# Tracing of patients lost to follow-up and HIV transmission: Mathematical modelling study based on two large ART programmes in Malawi

Estill, Janne; Tweya, Hannock Mukoma; Egger, Matthias; Wandeler, Gilles; Feldacker, Caryl; Johnson, Leigh F.; Blaser, Nello; Vizcaya, Luisa Salazar; Phiri, Sam; Keiser, Olivia (2014). Tracing of patients lost to follow-up and HIV transmission: Mathematical modelling study based on two large ART programmes in Malawi. Journal of acquired immune deficiency syndromes JAIDS, 65(5), e179-e186. Lippincott Williams & Wilkins 10.1097/QAI.0000000000000075

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Estill JAcquirImmuneDefic 2013.pdf - Accepted Version

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Estill JAcquirImmuneDefic 2014.pdf - Published Version

OBJECTIVES: Treatment as prevention depends on retaining HIV-infected patients in care. We investigated the effect on HIV transmission of bringing patients lost to follow up (LTFU) back into care. DESIGN: Mathematical model. METHODS: Stochastic mathematical model of cohorts of 1000 HIV-infected patients on antiretroviral therapy (ART), based on data from two clinics in Lilongwe, Malawi. We calculated cohort viral load (CVL; sum of individual mean viral loads each year) and used a mathematical relationship between viral load and transmission probability to estimate the number of new HIV infections. We simulated four scenarios: 'no LTFU' (all patients stay in care); 'no tracing' (patients LTFU are not traced); 'immediate tracing' (after missed clinic appointment); and, 'delayed tracing' (after six months). RESULTS: About 440 of 1000 patients were LTFU over five years. CVL (million copies/ml per 1000 patients) were 3.7 (95% prediction interval [PrI] 2.9-4.9) for no LTFU, 8.6 (95% PrI 7.3-10.0) for no tracing, 7.7 (95% PrI 6.2-9.1) for immediate, and 8.0 (95% PrI 6.7-9.5) for delayed tracing. Comparing no LTFU with no tracing the number of new infections increased from 33 (95% PrI 29-38) to 54 (95% PrI 47-60) per 1000 patients. Immediate tracing prevented 3.6 (95% PrI -3.3-12.8) and delayed tracing 2.5 (95% PrI -5.8-11.1) new infections per 1000. Immediate tracing was more efficient than delayed tracing: 116 and to 142 tracing efforts, respectively, were needed to prevent one new infection. CONCLUSION: Tracing of patients LTFU enhances the preventive effect of ART, but the number of transmissions prevented is small.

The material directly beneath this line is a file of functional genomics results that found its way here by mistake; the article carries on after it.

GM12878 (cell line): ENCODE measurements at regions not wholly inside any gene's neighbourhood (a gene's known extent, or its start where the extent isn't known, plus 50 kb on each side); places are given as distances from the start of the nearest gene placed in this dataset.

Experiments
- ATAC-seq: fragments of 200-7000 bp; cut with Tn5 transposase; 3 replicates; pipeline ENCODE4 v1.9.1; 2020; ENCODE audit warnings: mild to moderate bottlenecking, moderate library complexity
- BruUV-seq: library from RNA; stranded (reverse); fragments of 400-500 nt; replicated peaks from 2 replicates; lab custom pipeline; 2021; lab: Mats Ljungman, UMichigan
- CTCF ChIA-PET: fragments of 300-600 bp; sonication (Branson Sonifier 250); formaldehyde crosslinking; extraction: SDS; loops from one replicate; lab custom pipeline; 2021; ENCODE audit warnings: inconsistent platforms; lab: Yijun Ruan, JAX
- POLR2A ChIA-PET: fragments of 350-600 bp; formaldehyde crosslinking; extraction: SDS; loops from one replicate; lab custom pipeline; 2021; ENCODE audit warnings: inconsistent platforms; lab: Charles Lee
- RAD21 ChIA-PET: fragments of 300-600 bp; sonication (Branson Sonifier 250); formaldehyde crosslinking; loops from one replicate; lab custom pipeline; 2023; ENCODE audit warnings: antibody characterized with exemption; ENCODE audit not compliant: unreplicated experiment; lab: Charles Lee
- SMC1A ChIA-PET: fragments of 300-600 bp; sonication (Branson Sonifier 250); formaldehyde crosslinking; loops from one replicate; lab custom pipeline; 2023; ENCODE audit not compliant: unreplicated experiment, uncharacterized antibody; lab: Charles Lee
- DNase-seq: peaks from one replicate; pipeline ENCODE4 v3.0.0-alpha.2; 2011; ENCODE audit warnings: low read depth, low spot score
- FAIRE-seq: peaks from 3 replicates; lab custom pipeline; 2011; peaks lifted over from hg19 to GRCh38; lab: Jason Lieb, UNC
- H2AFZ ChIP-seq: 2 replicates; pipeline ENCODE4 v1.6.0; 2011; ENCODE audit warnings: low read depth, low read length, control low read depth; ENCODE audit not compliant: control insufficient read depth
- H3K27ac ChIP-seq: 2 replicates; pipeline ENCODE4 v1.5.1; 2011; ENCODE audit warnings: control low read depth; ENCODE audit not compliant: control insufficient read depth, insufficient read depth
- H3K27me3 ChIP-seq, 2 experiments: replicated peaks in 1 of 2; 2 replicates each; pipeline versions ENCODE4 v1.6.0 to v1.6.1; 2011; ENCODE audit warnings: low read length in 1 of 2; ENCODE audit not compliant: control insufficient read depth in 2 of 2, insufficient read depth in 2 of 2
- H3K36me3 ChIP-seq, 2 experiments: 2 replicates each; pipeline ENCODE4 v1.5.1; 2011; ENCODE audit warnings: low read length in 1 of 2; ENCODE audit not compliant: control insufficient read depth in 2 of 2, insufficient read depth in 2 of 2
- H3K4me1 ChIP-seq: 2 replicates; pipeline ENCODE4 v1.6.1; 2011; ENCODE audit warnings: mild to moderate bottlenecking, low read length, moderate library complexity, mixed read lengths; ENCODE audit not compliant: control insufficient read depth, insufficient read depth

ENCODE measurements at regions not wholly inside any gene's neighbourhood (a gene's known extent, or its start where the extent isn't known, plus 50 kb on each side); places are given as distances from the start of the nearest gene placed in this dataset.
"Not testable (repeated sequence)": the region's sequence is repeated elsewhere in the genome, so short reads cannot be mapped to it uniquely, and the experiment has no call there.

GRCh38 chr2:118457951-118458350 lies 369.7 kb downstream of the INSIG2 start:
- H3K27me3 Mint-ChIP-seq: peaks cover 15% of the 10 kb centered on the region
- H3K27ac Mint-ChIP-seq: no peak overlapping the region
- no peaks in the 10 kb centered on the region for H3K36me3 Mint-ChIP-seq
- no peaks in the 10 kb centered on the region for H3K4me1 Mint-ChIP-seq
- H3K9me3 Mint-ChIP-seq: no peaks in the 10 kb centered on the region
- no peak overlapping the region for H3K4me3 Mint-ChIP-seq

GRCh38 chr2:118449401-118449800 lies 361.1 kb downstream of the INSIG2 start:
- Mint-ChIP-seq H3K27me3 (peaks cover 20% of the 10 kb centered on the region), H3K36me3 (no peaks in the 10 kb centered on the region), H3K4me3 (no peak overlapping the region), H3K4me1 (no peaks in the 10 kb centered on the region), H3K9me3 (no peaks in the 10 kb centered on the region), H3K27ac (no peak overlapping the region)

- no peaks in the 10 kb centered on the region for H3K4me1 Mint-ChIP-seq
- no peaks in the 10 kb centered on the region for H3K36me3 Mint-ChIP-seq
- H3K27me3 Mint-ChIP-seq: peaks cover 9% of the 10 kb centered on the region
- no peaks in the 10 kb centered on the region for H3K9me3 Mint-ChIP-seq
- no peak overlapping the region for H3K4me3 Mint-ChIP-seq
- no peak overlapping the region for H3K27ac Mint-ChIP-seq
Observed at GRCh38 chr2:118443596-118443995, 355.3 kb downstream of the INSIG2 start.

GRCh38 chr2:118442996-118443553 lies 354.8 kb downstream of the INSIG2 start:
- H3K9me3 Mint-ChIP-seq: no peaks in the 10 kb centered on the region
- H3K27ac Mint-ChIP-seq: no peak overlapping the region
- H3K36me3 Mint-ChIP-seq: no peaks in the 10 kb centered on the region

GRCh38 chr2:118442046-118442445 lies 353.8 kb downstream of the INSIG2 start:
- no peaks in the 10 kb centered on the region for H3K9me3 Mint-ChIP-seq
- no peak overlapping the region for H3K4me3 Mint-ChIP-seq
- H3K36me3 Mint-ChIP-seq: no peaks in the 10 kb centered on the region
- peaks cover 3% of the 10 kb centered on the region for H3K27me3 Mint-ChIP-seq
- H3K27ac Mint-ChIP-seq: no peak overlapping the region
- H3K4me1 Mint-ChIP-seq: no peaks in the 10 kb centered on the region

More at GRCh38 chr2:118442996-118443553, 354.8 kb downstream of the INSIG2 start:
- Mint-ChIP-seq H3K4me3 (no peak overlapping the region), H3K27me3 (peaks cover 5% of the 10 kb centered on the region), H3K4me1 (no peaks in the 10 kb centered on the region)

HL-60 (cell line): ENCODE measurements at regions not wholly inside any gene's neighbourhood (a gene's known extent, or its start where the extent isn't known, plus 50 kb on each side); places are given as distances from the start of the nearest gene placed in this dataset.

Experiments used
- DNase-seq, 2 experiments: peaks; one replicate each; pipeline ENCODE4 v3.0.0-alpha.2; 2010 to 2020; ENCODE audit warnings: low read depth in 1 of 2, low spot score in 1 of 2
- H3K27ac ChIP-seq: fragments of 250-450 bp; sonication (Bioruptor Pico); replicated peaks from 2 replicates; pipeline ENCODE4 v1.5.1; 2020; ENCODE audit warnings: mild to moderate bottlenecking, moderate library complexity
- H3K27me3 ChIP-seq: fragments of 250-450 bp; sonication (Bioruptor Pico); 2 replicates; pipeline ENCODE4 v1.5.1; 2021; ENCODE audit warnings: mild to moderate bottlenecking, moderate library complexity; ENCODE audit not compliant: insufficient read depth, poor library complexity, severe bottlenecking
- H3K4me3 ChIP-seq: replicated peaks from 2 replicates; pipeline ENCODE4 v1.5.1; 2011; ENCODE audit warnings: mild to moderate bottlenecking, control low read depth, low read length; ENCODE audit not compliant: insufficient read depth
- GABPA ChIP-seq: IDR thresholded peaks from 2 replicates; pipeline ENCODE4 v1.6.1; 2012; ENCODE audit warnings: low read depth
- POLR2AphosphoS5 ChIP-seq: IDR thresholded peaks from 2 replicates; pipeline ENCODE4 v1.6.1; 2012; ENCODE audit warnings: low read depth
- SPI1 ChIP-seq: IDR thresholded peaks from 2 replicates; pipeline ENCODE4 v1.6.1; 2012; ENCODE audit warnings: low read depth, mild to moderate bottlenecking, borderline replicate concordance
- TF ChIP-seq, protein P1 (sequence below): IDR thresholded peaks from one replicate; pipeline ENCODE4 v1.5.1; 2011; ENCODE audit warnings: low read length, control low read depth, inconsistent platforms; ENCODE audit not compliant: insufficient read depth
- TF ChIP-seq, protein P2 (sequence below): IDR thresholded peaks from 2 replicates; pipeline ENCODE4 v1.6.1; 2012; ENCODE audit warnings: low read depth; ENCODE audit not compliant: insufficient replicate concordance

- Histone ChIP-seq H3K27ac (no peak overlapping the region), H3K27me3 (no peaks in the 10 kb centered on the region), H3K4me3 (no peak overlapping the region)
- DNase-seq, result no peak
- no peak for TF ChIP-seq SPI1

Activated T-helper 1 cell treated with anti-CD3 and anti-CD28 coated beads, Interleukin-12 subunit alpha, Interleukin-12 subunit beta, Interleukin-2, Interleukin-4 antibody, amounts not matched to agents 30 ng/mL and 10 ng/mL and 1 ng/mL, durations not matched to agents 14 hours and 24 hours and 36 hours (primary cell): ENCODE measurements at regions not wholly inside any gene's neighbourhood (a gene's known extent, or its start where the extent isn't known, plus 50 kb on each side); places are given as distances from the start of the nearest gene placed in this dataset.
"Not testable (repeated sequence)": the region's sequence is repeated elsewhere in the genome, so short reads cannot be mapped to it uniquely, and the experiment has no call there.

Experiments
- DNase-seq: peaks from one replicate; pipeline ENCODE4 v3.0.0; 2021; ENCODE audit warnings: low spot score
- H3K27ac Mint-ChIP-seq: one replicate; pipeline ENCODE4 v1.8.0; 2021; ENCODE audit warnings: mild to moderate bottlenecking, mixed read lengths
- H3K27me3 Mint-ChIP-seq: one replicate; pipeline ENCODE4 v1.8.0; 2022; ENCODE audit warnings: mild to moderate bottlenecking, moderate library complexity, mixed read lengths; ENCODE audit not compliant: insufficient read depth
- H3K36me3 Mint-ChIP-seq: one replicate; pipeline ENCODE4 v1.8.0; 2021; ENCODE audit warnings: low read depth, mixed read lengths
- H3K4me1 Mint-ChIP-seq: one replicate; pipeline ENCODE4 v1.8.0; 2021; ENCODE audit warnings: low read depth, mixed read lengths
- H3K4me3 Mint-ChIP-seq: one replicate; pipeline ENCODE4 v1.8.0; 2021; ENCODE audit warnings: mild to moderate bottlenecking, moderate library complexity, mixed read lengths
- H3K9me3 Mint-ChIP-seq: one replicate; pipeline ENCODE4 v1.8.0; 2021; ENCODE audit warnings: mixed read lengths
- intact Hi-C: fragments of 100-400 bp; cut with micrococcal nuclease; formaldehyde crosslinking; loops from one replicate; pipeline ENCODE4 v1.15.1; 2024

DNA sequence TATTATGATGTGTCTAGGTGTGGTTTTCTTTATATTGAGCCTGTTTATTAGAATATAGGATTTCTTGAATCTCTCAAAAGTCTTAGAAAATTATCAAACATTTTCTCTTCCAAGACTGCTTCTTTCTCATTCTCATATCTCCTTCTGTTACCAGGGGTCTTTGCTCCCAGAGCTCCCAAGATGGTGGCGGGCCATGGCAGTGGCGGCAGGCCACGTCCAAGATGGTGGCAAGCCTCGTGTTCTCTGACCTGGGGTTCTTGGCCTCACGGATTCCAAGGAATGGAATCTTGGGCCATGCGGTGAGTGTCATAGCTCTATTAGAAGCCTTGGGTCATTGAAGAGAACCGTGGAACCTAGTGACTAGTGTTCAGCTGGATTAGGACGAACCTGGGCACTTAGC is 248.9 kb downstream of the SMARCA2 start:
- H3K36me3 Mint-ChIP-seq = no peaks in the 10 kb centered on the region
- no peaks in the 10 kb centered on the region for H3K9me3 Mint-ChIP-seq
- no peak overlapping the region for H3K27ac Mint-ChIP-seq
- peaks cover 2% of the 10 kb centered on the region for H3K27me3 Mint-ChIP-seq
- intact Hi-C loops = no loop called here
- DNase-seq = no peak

#### Item Type:

Journal Article (Original Article)

#### Division/Institute:

04 Faculty of Medicine > Department of Haematology, Oncology, Infectious Diseases, Laboratory Medicine and Hospital Pharmacy (DOLS) > Clinic of Infectiology
04 Faculty of Medicine > Pre-clinic Human Medicine > Institute of Social and Preventive Medicine

#### UniBE Contributor:

Estill, Janne Anton Markus; Egger, Matthias; Wandeler, Gilles; Blaser, Nello; Salazar, Luisa Paola and Keiser, Olivia

#### Subjects:

600 Technology > 610 Medicine & health
300 Social sciences, sociology & anthropology > 360 Social problems & social services

0894-9255

#### Publisher:

Lippincott Williams & Wilkins

English

Doris Kopp Heim

#### Date Deposited:

23 Jan 2014 14:38

15 Apr 2015 02:30

#### Publisher DOI:

10.1097/QAI.0000000000000075

24326599

#### BORIS DOI:

10.7892/boris.40025

#### URI:

https://boris.unibe.ch/id/eprint/40025